Definition of the specificity of monoclonal antibodies against porcine CD45 and CD45r: Report from the CD45/CD45R and CD44 subgroup of the Second International Swine CD Workshop

Federico A. Zuckermann, Christina Peavey, William M. Schnitzlein, Daniel Schabacker, Robert J. Husmann, Huaizhi Yang, Armin Saalmüller, Joan K. Lunney

Research output: Contribution to journalArticlepeer-review


Swine cell binding analyses of a set of 48 monoclonal antibodies (mAbs), including eleven standards, assigned to the CD44 and CD45 subset group of the Second International Swine CD Workshop yielded 13 clusters. Although none of these corresponded to CD44, seven mAbs formed a cluster which was identified as being specific for restricted epitopes of CD45 (CD45R). In addition, a T- cell subset specific cluster comprised of four mAbs was also identified. Two mAbs (STH106 and SwNL 554.1) reacted exclusively with CD8 bright lymphocytes, the other two (2B11 and F01G9) with a subset of CD4 lymphocytes. The other 10 clusters were either specific for MHC-class I like molecules or overlapped with clusters identified by the adhesion molecule subgroup and are therefore just briefly discussed in this report. The specificity of all the mAbs in the CD45R cluster was verified by their ability to immunoprecipitate distinct proteins and to react with CHO cells expressing individual isoforms of CD45. Three CD45R mAbs (3a56, MIL5, -a2) did react with a 210 kDa isoform(s), while another three (STH267, FG2F9, 6E3/7) only recognized a 226 kDa isoform(s). The remaining one (MAC326) precipitated both a 210 and 226 kDa protein. The specificity of all the mAbs in the CD45R cluster, and of the CD45 common mAbs, was confirmed by their reactivity with CHO cells transfected with cDNAs encoding the extracellular and transmembrane portions of distinct CD45R isoforms. Those mAbs recognizing a 210 kDa protein reacted with CHO cells expressing the CD45RC isoform, while those capable of precipitating a 226 kDa, but not the 210 kDa, polypeptide recognized CHO cells expressing either the CD45RAC and the relatively rare CD45RA isoform. MAC326 was unique in its inability to react with CHO cells engineered to produce the CD45RC and CD45RAC isoforms. Thus, three mAbs (6E3/7, STH267, and FG2F9) appear to be specific for an epitope(s) encoded by the A exon, while one (MAC326) recognizes a determinant encoded by the C exon. The remaining three mAbs (3a56, -a2, MIL5) are apparently specific for an epitope(s) which results from the fusion of the C exon to the invariant leader sequence and is destroyed by inclusion of the A exon. All three CD45 common mAbs, K252.1E4, MAC323 and 74.9.3, did react with the CHO cells lines expressing either the CD45RA, CD45RC, CD45RAC or CD45RO isoforms, but not with untransfected CHO cells. When the natural expression of CD45 isoforms was examined by reacting lymphocytes with CD45R mAbs, a high level expression of isoforms containing the A exon-generated domain was detected in all B cells while the majority of CD4+ T cells had undetectable or lower expression density of this protein than B cells. In contrast, the density of expression of the CD45 isoform(s) containing the C exon-generated domain ranged from undetectable to high in CD4+ T cells whereas the amounts were approximately ten-fold lower in B cells. Overall this panel of CD45 mAbs will be very useful in analyzing the maturation and differentiation of swine lymphoid cells subsets.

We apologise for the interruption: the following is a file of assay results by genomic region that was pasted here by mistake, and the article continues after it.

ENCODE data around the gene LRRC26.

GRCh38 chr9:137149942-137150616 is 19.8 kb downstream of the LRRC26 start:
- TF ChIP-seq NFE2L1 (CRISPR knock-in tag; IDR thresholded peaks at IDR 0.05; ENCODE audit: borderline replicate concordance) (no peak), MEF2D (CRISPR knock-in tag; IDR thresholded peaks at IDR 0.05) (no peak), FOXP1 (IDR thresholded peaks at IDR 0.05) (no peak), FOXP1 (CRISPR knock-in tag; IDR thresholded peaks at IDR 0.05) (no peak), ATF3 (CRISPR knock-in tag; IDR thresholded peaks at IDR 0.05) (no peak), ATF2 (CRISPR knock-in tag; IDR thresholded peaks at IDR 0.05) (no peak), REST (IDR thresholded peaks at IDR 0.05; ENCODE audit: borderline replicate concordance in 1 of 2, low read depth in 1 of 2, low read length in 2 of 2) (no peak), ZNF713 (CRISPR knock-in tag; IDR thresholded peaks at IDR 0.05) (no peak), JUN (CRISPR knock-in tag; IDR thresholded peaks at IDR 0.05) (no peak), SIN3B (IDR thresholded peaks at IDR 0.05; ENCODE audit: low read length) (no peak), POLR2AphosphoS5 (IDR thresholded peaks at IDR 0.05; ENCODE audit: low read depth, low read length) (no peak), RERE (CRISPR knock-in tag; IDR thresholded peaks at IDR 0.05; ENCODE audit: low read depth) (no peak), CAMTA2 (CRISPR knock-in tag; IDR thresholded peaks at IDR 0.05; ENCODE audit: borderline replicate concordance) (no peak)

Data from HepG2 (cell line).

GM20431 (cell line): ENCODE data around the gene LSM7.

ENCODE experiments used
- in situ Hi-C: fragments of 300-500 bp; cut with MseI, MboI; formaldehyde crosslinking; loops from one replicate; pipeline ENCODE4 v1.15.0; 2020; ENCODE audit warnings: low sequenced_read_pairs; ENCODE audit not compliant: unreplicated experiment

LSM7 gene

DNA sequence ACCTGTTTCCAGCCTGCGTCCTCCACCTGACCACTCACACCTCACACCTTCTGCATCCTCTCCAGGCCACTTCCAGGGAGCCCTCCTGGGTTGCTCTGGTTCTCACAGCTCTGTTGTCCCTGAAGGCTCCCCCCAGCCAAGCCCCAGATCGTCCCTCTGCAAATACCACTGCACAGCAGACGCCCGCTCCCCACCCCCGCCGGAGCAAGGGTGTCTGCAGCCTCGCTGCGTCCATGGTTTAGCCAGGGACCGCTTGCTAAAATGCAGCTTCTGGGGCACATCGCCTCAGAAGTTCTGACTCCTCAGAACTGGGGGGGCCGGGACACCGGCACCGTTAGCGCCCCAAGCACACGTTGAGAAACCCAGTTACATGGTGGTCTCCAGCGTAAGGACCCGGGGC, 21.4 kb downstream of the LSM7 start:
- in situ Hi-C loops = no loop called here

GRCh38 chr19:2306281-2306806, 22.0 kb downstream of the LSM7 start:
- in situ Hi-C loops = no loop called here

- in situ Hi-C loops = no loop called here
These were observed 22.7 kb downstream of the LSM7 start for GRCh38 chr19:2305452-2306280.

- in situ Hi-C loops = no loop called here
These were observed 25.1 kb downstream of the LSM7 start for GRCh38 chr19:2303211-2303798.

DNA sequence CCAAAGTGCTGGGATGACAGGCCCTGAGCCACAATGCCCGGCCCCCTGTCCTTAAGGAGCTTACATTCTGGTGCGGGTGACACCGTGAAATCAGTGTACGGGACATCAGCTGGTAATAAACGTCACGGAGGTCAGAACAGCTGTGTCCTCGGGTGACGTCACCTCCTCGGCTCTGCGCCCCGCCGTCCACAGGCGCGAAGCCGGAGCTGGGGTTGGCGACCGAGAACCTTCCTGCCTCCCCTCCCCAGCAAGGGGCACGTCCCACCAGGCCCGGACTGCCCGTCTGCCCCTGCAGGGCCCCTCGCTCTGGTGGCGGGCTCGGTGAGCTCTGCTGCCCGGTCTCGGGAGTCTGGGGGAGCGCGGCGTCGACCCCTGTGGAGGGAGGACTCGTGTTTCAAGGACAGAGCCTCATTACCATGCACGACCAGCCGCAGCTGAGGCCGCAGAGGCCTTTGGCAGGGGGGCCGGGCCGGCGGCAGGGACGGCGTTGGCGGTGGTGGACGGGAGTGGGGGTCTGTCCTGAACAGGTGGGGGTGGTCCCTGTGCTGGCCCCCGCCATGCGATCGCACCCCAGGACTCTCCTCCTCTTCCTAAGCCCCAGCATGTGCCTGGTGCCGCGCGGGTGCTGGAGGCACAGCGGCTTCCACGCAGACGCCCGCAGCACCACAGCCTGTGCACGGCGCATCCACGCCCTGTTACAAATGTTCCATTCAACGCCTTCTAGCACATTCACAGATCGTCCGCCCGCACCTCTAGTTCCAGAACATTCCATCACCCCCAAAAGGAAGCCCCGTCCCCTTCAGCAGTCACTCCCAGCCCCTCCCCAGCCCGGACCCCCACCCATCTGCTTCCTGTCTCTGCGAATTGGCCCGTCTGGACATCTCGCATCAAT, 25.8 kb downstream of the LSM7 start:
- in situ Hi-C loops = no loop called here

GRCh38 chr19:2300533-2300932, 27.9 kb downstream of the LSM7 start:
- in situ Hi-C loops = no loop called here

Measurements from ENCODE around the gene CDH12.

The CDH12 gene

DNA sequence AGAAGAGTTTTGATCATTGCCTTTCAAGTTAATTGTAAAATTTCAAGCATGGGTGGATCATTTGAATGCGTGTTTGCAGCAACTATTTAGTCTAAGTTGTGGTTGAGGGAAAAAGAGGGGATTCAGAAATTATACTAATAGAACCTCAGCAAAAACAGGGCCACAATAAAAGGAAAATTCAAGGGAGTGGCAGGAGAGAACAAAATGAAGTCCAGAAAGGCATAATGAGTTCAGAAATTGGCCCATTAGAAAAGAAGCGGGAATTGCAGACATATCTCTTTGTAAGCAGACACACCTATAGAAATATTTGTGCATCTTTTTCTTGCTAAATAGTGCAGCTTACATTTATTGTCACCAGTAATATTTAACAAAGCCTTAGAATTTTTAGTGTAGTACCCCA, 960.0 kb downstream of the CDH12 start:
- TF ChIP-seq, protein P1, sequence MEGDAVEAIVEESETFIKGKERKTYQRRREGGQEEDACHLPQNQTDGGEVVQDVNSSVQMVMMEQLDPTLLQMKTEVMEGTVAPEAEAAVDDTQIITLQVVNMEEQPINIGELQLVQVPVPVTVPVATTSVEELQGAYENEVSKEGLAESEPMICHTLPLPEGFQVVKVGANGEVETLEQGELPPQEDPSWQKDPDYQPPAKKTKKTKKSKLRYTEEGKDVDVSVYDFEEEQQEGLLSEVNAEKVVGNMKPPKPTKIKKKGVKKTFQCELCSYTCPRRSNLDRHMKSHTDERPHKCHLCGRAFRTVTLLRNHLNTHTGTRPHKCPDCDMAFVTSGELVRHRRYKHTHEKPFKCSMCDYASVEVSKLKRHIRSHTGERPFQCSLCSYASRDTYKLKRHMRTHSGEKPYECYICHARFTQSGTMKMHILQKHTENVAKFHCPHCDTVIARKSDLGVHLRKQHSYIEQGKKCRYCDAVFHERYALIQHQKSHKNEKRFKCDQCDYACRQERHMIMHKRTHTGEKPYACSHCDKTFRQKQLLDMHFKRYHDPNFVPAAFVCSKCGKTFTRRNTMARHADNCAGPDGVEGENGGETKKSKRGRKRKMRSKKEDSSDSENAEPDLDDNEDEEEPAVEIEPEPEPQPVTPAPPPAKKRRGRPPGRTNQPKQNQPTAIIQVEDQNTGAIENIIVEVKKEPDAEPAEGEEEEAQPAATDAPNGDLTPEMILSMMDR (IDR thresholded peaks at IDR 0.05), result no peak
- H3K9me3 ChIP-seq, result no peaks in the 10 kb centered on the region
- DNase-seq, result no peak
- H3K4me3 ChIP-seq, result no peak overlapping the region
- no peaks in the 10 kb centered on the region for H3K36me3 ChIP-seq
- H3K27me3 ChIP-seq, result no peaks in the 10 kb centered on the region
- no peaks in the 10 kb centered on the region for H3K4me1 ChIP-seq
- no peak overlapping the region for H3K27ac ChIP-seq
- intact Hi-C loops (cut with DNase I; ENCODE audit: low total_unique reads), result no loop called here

Original languageEnglish (US)
Pages (from-to)367-387
Number of pages21
JournalVeterinary Immunology and Immunopathology
Issue number3-4
StatePublished - Jan 30 1998


  • CD45
  • Monoclonal antibodies
  • Swine cell binding analyses
  • Swine lymphoid cell

ASJC Scopus subject areas

  • Immunology
  • General Veterinary


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